It’s hard to find cake in the middle of the Nevada desert. So powdered (Hostess) donuts will have to do. Rebecca woke up in the tent as the sun rose a year older (at least in technical terms).
Today started with a downhill so we both taped our shins and slowly packed up the tent. Being in a designated camp site is nice, we don’t have to rush out. Since we can’t stealth camp until the sun starts setting, sleeping in is a good way to shorten the day (a little). We have been lucky enough to have cool weather too, so cold mornings aren’t as important as they were in California.
As we packed up, a couple who RV camped in the spot next to ours came over to ask about us. They saw we had no car and were wondering how we got there. The excitement other people have when they meet us makes this trip more fun, but in a weird way. We hate to tell people that we ever have bad days (but we definitely do!) and we both get a burst of energy from answering questions about the trip.
The day started off chilly, but the sun came out and we joked on the way down the first hill. We ran out of tape doing Rebecca’s leg so her leg tape peeled off early and she limp-hobbled her way along. As we got through a long valley we saw a rest area with no restrooms but with a few motor homes parked and she resolved to ask one of them for athletic tape when we got there. It’s amazing how far away you can see things in the distance in Nevada. It took us well over an hour to get to the rest area from when we spotted it. Even though it was a little early for first lunch, we decided to stop to eat because picnic tables don’t come around very often.
We asked a trucker if he had any tape, and he didn’t. But he did have some oranges, and he’d seen us walking a few days earlier so he asked some questions about the trip before heading off on the road. Then Rebecca went over to ask the motor home still parked in the rest area if they had any tape. They only had duct tape, so she fashioned a shin splint tape with duct tape and gauze, which worked well enough. When she went to return the tape, the woman in the motor home offered her some oranges! So now we have more oranges than we’d need, but no one can go wrong with oranges, so we ate a couple, cleaned up our lunch, and pushed our way back onto the road. Not too far past the rest area, we reestablished the fact that Highway 50 was the loneliest road in America.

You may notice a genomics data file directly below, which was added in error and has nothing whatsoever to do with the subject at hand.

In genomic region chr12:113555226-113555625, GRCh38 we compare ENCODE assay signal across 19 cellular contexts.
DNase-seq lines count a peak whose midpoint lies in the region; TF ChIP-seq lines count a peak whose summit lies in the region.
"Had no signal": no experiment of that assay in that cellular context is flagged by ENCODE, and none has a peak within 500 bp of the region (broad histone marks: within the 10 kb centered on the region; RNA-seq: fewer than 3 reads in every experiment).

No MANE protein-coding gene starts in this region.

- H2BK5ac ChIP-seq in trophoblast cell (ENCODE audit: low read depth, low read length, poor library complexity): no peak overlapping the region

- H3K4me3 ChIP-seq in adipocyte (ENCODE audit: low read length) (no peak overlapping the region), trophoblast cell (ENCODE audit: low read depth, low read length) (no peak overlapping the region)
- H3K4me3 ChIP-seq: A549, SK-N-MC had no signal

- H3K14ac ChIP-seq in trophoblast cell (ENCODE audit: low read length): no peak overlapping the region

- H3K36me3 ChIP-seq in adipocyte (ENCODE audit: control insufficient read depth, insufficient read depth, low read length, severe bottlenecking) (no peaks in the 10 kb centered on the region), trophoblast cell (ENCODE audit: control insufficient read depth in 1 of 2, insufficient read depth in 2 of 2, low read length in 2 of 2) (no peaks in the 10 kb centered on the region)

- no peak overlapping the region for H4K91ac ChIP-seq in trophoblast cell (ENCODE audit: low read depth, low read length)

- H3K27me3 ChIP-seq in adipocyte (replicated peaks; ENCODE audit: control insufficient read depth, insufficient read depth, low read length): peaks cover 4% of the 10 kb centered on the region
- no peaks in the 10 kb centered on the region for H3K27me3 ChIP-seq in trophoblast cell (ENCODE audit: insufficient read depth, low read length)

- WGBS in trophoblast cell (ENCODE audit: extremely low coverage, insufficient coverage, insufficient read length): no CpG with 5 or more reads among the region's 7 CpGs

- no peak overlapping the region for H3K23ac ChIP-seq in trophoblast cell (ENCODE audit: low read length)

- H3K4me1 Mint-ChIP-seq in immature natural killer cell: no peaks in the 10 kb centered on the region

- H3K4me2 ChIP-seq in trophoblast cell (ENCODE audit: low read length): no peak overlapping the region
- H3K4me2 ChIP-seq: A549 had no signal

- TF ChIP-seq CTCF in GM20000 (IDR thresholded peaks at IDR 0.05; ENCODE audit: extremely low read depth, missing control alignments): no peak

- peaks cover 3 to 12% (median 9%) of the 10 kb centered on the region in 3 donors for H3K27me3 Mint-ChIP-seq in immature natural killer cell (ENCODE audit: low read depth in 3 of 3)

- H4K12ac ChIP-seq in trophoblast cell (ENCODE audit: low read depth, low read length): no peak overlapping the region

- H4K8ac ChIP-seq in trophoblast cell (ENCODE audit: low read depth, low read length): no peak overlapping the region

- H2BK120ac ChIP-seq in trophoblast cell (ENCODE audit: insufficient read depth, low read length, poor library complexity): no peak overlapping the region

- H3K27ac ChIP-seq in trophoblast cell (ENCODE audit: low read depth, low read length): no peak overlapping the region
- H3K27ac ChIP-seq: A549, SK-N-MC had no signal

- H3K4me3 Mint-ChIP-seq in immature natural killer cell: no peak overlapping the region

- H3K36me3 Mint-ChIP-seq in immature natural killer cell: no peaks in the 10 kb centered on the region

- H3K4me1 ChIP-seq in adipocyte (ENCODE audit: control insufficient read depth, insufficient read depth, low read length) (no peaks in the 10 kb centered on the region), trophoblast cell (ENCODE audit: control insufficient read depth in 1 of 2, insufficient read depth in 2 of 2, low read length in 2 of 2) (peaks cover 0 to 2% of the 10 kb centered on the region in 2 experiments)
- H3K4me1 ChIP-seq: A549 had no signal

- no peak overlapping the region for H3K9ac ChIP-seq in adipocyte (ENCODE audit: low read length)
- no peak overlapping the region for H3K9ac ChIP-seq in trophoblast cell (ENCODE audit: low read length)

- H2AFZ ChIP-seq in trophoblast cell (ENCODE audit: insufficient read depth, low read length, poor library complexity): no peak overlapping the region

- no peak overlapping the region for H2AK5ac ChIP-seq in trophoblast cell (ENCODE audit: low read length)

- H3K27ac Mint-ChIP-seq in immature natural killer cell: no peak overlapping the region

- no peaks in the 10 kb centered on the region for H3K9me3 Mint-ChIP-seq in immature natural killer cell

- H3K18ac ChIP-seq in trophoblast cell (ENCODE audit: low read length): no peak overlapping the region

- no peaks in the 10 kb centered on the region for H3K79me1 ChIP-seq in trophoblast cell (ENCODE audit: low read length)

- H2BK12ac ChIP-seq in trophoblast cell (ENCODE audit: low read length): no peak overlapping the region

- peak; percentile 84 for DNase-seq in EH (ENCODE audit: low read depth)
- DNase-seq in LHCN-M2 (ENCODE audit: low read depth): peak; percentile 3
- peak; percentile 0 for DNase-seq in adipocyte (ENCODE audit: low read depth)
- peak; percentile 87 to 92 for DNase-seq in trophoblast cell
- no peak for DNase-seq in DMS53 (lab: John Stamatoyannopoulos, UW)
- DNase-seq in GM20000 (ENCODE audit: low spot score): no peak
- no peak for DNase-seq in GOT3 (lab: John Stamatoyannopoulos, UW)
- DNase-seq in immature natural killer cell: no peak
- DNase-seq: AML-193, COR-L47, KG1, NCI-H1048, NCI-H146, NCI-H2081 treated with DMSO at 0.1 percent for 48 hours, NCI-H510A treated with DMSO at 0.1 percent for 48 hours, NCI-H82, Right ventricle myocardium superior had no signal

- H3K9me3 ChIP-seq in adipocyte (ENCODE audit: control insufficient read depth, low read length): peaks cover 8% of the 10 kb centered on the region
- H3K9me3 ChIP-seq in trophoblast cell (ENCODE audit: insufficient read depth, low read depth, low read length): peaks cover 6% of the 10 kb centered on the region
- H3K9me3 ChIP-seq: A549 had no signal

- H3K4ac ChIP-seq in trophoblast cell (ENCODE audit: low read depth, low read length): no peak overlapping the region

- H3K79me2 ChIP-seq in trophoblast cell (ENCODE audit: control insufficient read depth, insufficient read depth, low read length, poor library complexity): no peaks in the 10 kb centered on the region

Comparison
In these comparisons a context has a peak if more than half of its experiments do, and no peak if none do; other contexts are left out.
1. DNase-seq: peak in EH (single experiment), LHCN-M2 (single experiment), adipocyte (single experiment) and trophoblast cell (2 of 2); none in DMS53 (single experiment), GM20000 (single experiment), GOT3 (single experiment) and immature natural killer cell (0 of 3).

We crested a hill at about 20 miles into the day and headed into a valley. The rain started and we put on our rain gear (aren’t we in a desert!?) and started to discuss our camping options. We could see the trees on the hilltop above us about 3+ miles back and only open field ahead.
The rain stopped and started again and the sun started to set as we began to worry about finding a safe place to camp for the night. But then, behind us in the distance we spotted a small spec, and we decided to continue our decision making after we stopped this cyclist to talk.
It turns out the cyclist is a 19 year old biking from San Francisco to Boston for the summer, Mackenzie. He’d been hearing about us in every town he’s stopped in so far, so he was happy to finally be meeting us (and maybe to be getting ahead of us so he wouldn’t hear about us any more) and see why we were leaving three wheeled marks in the roadside (strollers!!). We discussed the limited camping options with him as we decided we might have to hitch a ride to the camp ground that was about 12 miles up. The valley didn’t look promising for miles ahead and with the rain and the fences by the road, the only options to camp were very visible to the road, or risked being flooded out. Rebecca stuck her thumb up after Kenzie biked off into the wind and threatening rain. You can follow his blog here https://kenziebikesusa.wordpress.com